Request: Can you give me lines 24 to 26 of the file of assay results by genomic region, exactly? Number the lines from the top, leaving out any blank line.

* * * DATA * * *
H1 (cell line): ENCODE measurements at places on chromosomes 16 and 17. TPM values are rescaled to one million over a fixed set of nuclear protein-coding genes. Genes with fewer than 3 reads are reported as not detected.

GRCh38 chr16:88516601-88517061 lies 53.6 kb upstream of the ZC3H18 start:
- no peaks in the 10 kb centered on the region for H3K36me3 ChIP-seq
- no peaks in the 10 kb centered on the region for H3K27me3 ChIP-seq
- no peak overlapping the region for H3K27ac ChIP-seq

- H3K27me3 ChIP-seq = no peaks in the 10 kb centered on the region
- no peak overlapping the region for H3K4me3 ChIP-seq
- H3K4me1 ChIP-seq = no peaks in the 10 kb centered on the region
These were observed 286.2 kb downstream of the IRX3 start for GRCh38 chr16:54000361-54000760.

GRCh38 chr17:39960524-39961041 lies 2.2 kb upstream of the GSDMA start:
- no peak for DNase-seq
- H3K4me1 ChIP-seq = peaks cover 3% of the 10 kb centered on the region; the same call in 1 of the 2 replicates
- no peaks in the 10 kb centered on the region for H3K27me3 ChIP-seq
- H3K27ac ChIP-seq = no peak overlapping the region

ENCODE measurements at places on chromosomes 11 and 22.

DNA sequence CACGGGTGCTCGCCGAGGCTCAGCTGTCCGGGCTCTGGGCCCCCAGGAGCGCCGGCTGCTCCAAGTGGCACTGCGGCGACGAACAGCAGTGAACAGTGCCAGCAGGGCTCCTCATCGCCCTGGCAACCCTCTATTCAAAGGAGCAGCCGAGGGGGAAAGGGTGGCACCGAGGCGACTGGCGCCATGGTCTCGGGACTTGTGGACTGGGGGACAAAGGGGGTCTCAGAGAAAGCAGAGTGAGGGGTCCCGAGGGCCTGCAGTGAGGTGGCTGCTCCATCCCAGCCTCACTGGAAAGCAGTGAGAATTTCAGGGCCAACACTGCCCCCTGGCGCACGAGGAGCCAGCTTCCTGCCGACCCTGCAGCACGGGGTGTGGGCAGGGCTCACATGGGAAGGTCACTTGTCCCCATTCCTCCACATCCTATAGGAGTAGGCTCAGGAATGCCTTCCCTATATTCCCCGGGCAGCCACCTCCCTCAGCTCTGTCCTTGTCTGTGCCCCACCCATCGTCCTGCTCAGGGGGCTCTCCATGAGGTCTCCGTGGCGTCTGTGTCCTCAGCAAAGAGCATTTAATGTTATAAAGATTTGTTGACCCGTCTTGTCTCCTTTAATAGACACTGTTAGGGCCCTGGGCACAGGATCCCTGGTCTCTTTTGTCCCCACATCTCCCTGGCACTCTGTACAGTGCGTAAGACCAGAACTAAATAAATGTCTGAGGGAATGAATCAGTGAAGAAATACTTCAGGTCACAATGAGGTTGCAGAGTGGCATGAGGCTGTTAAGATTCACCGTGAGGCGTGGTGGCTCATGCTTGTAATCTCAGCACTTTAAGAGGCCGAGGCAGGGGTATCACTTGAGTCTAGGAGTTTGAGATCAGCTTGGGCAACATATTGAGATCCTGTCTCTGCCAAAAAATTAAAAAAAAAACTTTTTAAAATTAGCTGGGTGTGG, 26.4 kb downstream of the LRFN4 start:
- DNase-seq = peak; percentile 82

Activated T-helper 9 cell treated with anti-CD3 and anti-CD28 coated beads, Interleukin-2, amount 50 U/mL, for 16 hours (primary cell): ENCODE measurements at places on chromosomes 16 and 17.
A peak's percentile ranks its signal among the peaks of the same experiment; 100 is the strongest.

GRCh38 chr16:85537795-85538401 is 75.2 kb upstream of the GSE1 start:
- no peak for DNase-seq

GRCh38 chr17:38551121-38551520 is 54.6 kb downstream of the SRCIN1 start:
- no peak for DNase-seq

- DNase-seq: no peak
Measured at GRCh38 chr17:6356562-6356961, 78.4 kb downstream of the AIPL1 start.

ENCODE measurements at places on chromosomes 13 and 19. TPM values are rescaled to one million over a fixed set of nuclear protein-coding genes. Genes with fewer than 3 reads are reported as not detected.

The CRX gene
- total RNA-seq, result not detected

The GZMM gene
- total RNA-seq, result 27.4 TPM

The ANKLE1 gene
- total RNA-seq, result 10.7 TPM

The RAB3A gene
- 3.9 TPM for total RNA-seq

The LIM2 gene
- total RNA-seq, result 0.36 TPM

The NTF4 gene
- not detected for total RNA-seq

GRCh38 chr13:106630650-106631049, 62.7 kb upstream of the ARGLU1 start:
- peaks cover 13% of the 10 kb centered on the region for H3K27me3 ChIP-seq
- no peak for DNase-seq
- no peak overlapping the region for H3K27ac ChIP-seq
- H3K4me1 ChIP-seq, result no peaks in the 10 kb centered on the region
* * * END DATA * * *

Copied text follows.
- DNase-seq: no peak
Measured at GRCh38 chr17:6356562-6356961, 78.4 kb downstream of the AIPL1 start.

ENCODE measurements at places on chromosomes 13 and 19. TPM values are rescaled to one million over a fixed set of nuclear protein-coding genes. Genes with fewer than 3 reads are reported as not detected.